Many states have since last year been just transferring prisoners from one prison to another instead of “making any credible” efforts to decongest jails despite the Covid-19 pandemic, a Commonwealth Human Rights Initiative (CHRI) report has said.
The report was released days after the Supreme Court on May 8 cited “housing of inmates beyond optimal capacity” in prisons and again ordered decongestion of jails with immediate release of prisoners granted bail or on parole.
It said the impact of the decongestion efforts on prison occupancies did indicate an average fall in the number of inmates. But it added the inmates in many states actually increased between April 1, 2020, and June 30, 2020, when the Supreme Court constituted panels in states and Union territories to reduce overcrowding in prisons.
CHRI said the number of jail inmates in Bihar, Jharkhand, Uttar Pradesh, and Andaman and Nicobar Islands rose by 10.42% during this period.
“In Bihar, the prison department transferred 14,903 prisoners which amounted to more than 35% of their prison population, to ease overcrowding in select prisons. However, at the end of June, 25 prisons were overcrowded, as opposed to 19 prisons on 1st April. Further, the overall occupancy increased from 86.7% on 1st April to 92% on 30th June 2020,” the report said.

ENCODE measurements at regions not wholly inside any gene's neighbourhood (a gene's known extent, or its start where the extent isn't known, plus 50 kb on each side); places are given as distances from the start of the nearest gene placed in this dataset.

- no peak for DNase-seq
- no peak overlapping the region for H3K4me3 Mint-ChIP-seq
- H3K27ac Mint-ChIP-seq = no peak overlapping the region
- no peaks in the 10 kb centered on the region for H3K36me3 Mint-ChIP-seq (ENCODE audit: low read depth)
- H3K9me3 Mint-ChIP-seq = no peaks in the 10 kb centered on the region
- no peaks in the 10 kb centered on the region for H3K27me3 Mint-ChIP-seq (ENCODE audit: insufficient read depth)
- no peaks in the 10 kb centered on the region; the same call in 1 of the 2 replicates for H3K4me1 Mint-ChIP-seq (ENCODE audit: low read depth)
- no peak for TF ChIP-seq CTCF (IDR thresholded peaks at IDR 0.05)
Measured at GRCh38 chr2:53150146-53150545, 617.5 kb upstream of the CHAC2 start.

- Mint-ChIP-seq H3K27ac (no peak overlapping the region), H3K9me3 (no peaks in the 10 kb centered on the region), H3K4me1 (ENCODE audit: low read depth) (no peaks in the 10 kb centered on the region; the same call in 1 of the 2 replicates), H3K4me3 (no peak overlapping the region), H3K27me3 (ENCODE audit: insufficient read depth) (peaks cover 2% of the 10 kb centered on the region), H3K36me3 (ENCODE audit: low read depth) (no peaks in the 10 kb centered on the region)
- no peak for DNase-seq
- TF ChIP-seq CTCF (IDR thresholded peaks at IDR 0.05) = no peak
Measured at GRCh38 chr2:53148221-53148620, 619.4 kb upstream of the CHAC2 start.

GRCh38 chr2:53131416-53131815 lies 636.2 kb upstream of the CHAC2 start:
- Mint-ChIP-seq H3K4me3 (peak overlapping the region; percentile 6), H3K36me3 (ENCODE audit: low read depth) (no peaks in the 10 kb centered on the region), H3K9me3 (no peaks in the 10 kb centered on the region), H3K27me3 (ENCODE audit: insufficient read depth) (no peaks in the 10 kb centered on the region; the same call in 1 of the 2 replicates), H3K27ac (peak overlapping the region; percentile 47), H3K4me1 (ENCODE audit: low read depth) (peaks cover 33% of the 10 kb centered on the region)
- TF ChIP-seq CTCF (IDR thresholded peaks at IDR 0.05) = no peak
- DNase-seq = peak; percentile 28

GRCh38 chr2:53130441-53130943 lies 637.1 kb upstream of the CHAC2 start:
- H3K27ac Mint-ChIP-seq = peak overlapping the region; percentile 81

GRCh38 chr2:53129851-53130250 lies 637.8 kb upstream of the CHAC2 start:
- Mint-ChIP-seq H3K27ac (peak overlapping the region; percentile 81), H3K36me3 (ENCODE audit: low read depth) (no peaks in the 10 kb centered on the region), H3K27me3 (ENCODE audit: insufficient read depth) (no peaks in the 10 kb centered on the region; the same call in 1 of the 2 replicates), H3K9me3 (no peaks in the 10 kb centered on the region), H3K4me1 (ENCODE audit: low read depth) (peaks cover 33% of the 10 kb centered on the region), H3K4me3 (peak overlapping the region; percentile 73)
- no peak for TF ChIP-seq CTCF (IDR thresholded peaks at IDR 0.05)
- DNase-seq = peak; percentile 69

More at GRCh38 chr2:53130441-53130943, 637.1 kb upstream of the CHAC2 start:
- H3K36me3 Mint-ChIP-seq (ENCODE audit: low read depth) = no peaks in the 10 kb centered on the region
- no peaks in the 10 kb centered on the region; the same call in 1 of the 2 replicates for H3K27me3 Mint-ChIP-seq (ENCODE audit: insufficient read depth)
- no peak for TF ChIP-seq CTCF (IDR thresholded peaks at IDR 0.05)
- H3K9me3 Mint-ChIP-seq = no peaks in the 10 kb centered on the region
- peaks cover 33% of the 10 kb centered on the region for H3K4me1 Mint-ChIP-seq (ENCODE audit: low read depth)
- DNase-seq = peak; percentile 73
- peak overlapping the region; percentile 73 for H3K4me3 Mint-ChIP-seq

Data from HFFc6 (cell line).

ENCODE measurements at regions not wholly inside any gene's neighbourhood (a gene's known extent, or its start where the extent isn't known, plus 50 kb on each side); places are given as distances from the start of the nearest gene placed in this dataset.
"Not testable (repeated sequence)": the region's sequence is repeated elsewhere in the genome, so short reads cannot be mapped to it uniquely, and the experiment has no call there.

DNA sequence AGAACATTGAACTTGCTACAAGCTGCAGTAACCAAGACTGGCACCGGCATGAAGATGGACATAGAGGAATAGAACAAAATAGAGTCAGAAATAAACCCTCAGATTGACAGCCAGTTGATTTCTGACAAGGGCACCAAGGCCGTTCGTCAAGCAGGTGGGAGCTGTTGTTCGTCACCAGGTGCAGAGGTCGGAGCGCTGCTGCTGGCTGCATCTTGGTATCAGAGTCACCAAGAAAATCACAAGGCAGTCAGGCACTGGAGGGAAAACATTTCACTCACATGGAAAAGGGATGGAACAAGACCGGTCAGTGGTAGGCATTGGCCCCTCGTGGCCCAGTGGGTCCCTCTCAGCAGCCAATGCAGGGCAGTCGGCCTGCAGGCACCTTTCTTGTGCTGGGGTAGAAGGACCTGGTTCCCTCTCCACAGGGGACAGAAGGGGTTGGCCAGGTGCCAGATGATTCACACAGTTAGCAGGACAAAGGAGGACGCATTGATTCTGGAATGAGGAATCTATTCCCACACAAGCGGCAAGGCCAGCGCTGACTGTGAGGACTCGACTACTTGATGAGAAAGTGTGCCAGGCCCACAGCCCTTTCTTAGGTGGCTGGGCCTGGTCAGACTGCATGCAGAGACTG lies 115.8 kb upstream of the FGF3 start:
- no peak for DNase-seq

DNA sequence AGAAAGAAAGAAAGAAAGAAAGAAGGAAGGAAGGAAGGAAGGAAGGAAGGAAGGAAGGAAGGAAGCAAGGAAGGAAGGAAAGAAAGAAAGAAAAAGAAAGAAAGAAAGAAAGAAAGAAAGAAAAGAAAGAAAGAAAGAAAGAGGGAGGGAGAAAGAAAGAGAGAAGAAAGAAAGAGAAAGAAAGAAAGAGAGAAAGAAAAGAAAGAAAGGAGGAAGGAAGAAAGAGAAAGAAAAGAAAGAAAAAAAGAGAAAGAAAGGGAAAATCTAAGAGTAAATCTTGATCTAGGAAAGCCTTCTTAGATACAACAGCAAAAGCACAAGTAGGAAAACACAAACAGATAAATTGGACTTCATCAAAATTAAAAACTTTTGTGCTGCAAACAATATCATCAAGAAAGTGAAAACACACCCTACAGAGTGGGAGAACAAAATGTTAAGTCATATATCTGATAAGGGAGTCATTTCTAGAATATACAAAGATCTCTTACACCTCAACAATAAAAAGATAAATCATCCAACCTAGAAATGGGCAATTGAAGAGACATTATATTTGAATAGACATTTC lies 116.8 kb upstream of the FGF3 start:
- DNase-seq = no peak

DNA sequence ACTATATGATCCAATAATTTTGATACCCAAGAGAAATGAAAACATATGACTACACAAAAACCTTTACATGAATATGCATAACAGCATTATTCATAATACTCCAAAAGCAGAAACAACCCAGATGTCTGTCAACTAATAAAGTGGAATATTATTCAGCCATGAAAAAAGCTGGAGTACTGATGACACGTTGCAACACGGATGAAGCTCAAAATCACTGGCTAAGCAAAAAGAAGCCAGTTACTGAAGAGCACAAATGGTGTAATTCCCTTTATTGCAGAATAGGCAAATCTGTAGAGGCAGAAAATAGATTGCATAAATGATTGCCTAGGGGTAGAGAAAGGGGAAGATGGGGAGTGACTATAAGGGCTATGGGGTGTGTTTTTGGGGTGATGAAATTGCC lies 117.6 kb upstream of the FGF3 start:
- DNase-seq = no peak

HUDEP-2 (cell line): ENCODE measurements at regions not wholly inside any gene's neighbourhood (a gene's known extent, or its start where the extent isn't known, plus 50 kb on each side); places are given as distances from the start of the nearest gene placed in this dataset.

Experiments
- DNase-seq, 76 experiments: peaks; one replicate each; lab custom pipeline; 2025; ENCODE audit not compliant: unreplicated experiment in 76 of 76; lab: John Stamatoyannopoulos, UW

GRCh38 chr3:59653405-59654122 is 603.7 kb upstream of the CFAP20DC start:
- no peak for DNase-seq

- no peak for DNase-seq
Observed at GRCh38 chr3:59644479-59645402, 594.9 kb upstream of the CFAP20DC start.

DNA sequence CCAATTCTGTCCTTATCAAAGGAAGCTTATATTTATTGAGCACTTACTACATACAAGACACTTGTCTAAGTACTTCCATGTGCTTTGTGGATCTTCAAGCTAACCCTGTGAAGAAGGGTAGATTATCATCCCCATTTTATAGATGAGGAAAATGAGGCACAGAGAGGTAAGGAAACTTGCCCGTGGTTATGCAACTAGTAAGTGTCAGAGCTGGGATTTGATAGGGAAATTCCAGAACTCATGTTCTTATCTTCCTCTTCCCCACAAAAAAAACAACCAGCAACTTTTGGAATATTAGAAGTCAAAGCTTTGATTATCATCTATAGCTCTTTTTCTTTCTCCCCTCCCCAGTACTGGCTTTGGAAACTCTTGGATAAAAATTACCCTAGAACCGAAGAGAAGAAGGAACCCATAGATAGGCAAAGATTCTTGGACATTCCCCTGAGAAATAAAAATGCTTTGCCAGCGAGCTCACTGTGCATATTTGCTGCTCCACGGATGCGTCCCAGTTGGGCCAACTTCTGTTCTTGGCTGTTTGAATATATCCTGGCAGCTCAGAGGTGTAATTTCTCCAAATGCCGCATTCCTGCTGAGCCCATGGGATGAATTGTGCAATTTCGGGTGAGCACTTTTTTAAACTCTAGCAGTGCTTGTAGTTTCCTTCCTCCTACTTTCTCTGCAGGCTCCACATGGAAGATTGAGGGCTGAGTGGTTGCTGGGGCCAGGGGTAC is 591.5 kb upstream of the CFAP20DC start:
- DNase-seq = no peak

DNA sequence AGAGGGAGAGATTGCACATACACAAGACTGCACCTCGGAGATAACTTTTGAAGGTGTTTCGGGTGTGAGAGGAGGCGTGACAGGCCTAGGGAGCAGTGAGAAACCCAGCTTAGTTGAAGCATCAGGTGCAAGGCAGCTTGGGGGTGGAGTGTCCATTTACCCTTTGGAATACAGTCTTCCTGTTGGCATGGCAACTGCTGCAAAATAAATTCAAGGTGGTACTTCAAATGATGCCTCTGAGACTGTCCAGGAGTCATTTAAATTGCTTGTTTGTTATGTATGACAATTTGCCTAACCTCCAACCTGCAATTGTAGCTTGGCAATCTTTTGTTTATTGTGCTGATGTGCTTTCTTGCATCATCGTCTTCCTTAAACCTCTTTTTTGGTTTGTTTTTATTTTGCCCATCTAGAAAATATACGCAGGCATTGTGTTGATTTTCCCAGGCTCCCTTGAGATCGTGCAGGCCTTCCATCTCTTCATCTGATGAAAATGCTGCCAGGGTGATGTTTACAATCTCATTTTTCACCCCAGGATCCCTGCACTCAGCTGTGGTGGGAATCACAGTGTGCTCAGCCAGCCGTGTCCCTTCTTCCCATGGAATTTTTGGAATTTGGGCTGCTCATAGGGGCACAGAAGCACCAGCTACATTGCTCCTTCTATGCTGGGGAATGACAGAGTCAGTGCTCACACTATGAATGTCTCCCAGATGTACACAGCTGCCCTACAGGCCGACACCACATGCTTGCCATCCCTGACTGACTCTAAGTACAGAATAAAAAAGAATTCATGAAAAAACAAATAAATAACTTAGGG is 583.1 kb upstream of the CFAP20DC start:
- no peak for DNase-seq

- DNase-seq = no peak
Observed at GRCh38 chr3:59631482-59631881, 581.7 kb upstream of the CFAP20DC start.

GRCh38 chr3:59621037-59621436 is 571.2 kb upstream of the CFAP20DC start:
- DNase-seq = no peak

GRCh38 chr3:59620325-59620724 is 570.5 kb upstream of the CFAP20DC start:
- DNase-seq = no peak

CHRI said the same practice was noticed in Haryana, where the women prisoners from Gurgaon were transferred to another prison in Jhajjar due to insufficient quarantine infrastructure. This too resulted in overcrowding in Jhajjar prison, it added.
The Supreme Court suggested that prisoners, who have been convicted or are undertrials for offences for which the maximum imprisonment is seven years, may be considered for release.
CHRI said there was no correlation found between the number of meetings of the Supreme Court-appointed panels and the release of prisoners. It added a higher number of meetings ensured regular monitoring of prisons and effective measures to curb the spread of the virus.
CHRI said different procedures about consideration of parole applications were followed in states. It cited the vulnerabilities of senior citizens to Covid and said only Mizoram, Punjab, West Bengal, Delhi, and Jammu & Kashmir considered cases of elderly prisoners for release.
“Similarly, barring the three [Mizoram, Punjab, and Delhi], no other HPC [panel] considered undertrials for release who were suffering from co-morbidities and other chronic diseases and pre-existing conditions like chronic diabetes, heart condition, cancer …. Only Punjab HPC specifically mentioned pregnant women as the category for release,” the report said.
CHRI called for ensuring strict implementation of legal provisions that check arbitrary arrests. “The judiciary and other stakeholders must also consider alternatives to imprisonment … to support efforts to reduce overcrowding in prisons.”